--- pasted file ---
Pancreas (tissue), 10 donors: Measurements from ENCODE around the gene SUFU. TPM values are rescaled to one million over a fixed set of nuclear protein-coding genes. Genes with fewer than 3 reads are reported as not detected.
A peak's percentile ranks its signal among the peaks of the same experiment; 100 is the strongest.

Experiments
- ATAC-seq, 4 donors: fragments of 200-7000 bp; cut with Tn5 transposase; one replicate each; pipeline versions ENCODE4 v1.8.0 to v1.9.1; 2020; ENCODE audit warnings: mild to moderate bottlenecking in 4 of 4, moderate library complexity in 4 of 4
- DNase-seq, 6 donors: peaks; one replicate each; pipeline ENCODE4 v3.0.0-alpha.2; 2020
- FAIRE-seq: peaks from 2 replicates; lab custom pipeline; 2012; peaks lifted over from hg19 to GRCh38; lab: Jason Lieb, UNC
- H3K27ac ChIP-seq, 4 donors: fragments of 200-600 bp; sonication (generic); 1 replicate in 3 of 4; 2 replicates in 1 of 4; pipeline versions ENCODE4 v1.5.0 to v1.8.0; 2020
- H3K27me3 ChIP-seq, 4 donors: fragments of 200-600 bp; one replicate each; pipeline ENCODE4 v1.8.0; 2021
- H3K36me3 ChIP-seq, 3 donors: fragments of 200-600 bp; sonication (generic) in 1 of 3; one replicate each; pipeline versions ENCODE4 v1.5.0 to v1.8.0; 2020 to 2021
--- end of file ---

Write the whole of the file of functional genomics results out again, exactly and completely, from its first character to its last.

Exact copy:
Pancreas (tissue), 10 donors: Measurements from ENCODE around the gene SUFU. TPM values are rescaled to one million over a fixed set of nuclear protein-coding genes. Genes with fewer than 3 reads are reported as not detected.
A peak's percentile ranks its signal among the peaks of the same experiment; 100 is the strongest.

Experiments
- ATAC-seq, 4 donors: fragments of 200-7000 bp; cut with Tn5 transposase; one replicate each; pipeline versions ENCODE4 v1.8.0 to v1.9.1; 2020; ENCODE audit warnings: mild to moderate bottlenecking in 4 of 4, moderate library complexity in 4 of 4
- DNase-seq, 6 donors: peaks; one replicate each; pipeline ENCODE4 v3.0.0-alpha.2; 2020
- FAIRE-seq: peaks from 2 replicates; lab custom pipeline; 2012; peaks lifted over from hg19 to GRCh38; lab: Jason Lieb, UNC
- H3K27ac ChIP-seq, 4 donors: fragments of 200-600 bp; sonication (generic); 1 replicate in 3 of 4; 2 replicates in 1 of 4; pipeline versions ENCODE4 v1.5.0 to v1.8.0; 2020
- H3K27me3 ChIP-seq, 4 donors: fragments of 200-600 bp; one replicate each; pipeline ENCODE4 v1.8.0; 2021
- H3K36me3 ChIP-seq, 3 donors: fragments of 200-600 bp; sonication (generic) in 1 of 3; one replicate each; pipeline versions ENCODE4 v1.5.0 to v1.8.0; 2020 to 2021